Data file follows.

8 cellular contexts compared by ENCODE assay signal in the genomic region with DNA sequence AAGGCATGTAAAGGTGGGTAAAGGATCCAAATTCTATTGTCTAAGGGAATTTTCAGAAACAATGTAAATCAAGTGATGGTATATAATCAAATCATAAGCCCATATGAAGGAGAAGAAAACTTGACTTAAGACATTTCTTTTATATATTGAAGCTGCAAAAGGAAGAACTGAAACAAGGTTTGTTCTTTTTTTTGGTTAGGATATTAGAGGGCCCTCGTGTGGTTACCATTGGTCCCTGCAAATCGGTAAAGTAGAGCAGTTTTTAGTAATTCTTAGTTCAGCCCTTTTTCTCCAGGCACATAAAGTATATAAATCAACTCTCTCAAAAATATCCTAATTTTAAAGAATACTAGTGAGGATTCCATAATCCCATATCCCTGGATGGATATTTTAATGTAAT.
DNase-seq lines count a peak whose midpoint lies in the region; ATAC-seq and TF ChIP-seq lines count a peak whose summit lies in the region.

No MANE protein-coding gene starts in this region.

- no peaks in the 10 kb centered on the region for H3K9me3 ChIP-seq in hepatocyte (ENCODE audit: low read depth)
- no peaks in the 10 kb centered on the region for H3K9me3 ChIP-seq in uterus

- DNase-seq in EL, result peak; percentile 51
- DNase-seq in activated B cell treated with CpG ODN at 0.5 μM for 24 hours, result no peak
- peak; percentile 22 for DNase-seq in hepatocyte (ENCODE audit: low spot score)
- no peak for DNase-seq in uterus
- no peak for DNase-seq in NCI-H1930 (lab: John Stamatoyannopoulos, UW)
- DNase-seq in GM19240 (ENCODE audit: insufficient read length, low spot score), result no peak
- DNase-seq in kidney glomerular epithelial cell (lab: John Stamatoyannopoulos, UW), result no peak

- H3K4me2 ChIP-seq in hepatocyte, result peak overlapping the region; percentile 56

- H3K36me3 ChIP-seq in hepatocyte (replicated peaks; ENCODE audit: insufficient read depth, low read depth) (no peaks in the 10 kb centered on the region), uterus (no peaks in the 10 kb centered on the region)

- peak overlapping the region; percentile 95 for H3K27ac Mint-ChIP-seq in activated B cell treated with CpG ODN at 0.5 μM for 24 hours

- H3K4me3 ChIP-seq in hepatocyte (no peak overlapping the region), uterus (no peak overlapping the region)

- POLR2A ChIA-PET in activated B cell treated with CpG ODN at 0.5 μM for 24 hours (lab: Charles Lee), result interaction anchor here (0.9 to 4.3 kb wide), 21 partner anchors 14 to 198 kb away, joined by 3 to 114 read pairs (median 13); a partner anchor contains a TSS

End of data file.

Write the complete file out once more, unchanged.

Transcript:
8 cellular contexts compared by ENCODE assay signal in the genomic region with DNA sequence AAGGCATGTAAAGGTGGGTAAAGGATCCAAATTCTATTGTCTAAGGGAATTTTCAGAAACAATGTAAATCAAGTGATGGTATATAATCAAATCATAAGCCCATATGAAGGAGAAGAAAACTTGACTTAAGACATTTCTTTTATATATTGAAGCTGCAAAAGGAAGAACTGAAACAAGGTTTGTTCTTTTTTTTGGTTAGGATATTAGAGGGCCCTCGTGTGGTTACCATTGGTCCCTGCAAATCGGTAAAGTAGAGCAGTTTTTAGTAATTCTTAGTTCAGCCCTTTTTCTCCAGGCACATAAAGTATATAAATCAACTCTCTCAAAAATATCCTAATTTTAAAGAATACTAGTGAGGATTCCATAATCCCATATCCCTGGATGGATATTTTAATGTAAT.
DNase-seq lines count a peak whose midpoint lies in the region; ATAC-seq and TF ChIP-seq lines count a peak whose summit lies in the region.

No MANE protein-coding gene starts in this region.

- no peaks in the 10 kb centered on the region for H3K9me3 ChIP-seq in hepatocyte (ENCODE audit: low read depth)
- no peaks in the 10 kb centered on the region for H3K9me3 ChIP-seq in uterus

- DNase-seq in EL, result peak; percentile 51
- DNase-seq in activated B cell treated with CpG ODN at 0.5 μM for 24 hours, result no peak
- peak; percentile 22 for DNase-seq in hepatocyte (ENCODE audit: low spot score)
- no peak for DNase-seq in uterus
- no peak for DNase-seq in NCI-H1930 (lab: John Stamatoyannopoulos, UW)
- DNase-seq in GM19240 (ENCODE audit: insufficient read length, low spot score), result no peak
- DNase-seq in kidney glomerular epithelial cell (lab: John Stamatoyannopoulos, UW), result no peak

- H3K4me2 ChIP-seq in hepatocyte, result peak overlapping the region; percentile 56

- H3K36me3 ChIP-seq in hepatocyte (replicated peaks; ENCODE audit: insufficient read depth, low read depth) (no peaks in the 10 kb centered on the region), uterus (no peaks in the 10 kb centered on the region)

- peak overlapping the region; percentile 95 for H3K27ac Mint-ChIP-seq in activated B cell treated with CpG ODN at 0.5 μM for 24 hours

- H3K4me3 ChIP-seq in hepatocyte (no peak overlapping the region), uterus (no peak overlapping the region)

- POLR2A ChIA-PET in activated B cell treated with CpG ODN at 0.5 μM for 24 hours (lab: Charles Lee), result interaction anchor here (0.9 to 4.3 kb wide), 21 partner anchors 14 to 198 kb away, joined by 3 to 114 read pairs (median 13); a partner anchor contains a TSS